Introduction: Money Management in Forex
In this article, you’re going to learn everything you need to know about money management in forex.
We have discussed all the angles on and the importance of Stop Losses in the articles called “The Ultimate Guide On Stop Losses”, click here for Part 1 and click here for Part 2. If you have not read that guide, make sure to take a look!
Of course, the stop loss is just a part of the entire equation in our world of Forex trading. Here, we are going to continue with this material, but we are going to look at a broader topic: Money Management (MM). MM is, of course, a vital topic, and is of equal importance as Risk Management, Trading Strategies, Trading Psychology, and Trade Management.
What is Money Management?
Let us start with the question: what is basic Money Management? The core goal of successful money management is maximizing every winning trades and minimizing losses. A master of money management is a master Forex trader. Money management is a method to deal with the issue of how much risk should the decision-maker/trader takes in situations where uncertainty is present.
You might ask yourself, isn’t basic money management the same as risk management?
Risk management, in fact, is your choice of how much risk you want to place on a trade.
You are always in control of how much risk you place on a trade: whether that it is 1% or $100, but I would recommend using a standard % risk (not $) of your designated trading capital. Every trader’s first goal is to preserve the trading capital, which is achieved by being very disciplined in the field of risk management.
In Money Management every trader is actually looking at the reward to risk ratio, or R: R ratio in short. Money management calculates the balance between the risk and the reward of the trade. In Money Management, the following definitions are vital:
- The risk is the stop loss size (discussed in previous articles).
- The reward is the profit potential (take profit minus entry).
How many pips a Forex trader has earned is really not of much value, unless the pips risk is mentioned as well. Anyhow, it would be better to focus on the Rate of Return % and $/money earned. This is what all businesses do and all of us should treat trading as a business.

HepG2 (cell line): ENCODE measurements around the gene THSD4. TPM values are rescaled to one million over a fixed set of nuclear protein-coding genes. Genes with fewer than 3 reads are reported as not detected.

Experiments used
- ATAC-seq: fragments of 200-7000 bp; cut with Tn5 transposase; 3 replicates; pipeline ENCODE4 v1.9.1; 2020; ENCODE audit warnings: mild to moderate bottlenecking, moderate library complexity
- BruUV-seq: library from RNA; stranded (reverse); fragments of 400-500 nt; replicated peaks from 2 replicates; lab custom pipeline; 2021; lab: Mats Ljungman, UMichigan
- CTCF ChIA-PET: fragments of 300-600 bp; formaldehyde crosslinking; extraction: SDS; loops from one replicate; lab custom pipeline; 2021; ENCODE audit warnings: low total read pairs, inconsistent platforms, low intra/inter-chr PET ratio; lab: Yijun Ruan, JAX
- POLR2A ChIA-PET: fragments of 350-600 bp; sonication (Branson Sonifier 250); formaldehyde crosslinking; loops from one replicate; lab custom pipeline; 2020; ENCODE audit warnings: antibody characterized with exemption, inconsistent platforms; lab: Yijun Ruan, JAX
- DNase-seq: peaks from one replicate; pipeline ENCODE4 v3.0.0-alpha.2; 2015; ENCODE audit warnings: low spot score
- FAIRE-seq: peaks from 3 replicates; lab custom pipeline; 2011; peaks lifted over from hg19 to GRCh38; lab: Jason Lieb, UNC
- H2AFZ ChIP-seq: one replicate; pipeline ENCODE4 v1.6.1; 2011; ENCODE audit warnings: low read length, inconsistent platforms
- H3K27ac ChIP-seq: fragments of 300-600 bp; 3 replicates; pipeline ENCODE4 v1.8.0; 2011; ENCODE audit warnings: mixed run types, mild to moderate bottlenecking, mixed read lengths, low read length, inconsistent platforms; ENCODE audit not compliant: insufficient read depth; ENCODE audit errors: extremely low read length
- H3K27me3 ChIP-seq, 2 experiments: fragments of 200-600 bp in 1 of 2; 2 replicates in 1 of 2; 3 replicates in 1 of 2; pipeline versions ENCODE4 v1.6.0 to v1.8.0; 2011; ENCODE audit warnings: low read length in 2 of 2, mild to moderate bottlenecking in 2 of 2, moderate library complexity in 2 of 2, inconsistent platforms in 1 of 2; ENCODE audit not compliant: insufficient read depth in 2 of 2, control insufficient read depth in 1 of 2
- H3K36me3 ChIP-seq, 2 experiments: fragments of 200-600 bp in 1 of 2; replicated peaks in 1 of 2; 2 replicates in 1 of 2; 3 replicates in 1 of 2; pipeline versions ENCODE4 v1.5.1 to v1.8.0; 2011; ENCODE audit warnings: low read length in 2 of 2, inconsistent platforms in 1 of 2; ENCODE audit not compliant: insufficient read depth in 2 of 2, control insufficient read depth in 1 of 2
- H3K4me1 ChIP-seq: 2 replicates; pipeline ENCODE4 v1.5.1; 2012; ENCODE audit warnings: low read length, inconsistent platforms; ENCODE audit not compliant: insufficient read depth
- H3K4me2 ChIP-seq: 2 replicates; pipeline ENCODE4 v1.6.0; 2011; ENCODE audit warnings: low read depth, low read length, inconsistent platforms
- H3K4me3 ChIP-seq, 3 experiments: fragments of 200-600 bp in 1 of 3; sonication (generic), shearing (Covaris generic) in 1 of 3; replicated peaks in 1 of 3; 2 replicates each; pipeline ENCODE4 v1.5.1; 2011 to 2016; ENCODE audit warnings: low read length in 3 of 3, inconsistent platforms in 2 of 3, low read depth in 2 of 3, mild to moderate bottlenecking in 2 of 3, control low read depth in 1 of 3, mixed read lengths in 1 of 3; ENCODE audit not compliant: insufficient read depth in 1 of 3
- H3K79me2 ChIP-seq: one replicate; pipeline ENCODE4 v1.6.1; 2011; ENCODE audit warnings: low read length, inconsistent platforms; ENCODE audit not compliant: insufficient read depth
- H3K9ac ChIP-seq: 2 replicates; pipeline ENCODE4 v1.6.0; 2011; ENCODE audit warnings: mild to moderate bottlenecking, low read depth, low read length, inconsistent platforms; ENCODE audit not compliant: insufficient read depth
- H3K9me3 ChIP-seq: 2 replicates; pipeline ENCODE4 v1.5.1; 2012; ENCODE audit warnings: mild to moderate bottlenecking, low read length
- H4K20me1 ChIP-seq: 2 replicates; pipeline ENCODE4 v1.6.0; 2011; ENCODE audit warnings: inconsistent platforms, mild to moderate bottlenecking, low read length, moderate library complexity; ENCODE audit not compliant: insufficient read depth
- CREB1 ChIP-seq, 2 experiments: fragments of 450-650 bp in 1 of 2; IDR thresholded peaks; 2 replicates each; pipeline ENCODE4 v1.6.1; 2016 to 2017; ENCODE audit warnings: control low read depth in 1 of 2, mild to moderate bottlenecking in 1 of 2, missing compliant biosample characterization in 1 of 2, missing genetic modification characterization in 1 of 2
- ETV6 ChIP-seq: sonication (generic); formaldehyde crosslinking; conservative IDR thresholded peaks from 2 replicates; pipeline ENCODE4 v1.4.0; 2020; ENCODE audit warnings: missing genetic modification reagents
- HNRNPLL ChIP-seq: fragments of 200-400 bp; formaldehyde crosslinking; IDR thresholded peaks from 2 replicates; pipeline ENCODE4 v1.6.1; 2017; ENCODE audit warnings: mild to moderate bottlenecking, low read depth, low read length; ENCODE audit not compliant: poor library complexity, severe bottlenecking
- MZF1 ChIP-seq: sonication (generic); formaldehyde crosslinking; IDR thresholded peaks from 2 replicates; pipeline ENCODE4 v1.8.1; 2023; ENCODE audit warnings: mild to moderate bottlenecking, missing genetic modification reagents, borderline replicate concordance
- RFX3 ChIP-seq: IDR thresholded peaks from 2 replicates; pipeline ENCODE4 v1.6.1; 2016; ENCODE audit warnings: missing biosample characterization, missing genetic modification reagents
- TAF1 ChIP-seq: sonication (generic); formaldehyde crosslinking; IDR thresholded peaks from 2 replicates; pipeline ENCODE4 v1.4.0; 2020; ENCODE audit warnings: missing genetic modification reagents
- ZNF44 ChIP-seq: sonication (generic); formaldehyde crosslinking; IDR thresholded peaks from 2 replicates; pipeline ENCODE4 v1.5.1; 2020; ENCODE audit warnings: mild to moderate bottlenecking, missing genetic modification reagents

Reward to Risk Ratio
The ratio between the two is crucial. A trader that targets a quarter of the risk has just won one “battle” but has just lost the “war”. In trading terminology, this means that a trader might have won a trade, but ultimately the win means nothing and that Money Management has set them up for failure. Why?
For a trader to become long-term profitable with a 0.25 reward to risk ratio, the trader would need to win 4 trades to compensate 1 loss. With this equation, the trader has not made any profit. Of course this R: R makes no sense: a trader needs to get above the 80% win % to achieve profit. Not an easy feat.
With a 1:1 Reward to risk the trader only needs to win 51% and more to be profitable. In practice, it would be better to have 60% wins or more. With a 2:1 R:R a trader only needs 35% win rate.
Here are all of the mathematical statistics to make sure you are a profitable Forex trader:
- With a 0.5:1 R:R… You need a minimum of 67%+ wins.
- With 1:1 R:R… You need a minimum of 55%+ wins.
- With 2:1 R:R… You need a minimum of 35%+ wins.
- With 3:1 R:R… You need a minimum of 28%+ wins.
- With 4:1 R:R… You need a minimum of 21%+ wins.
- With 5:1 R:R… You need a minimum of 17%+ wins.
- With 10:1 R:R… You need a minimum of 11%+ wins.
- With 20:1 R:R… You need a minimum of 6%+ wins.
Here is a fast way of calculating if you have correct and rational control over your capital which provides positive mathematical expectancy:
Formula: Win % x Take profit size – Loss % x Stop Loss size
Win % for example 30% * take profit pips 55 – loss % for example 70% * 20p = 2.5 (positive = long-term win).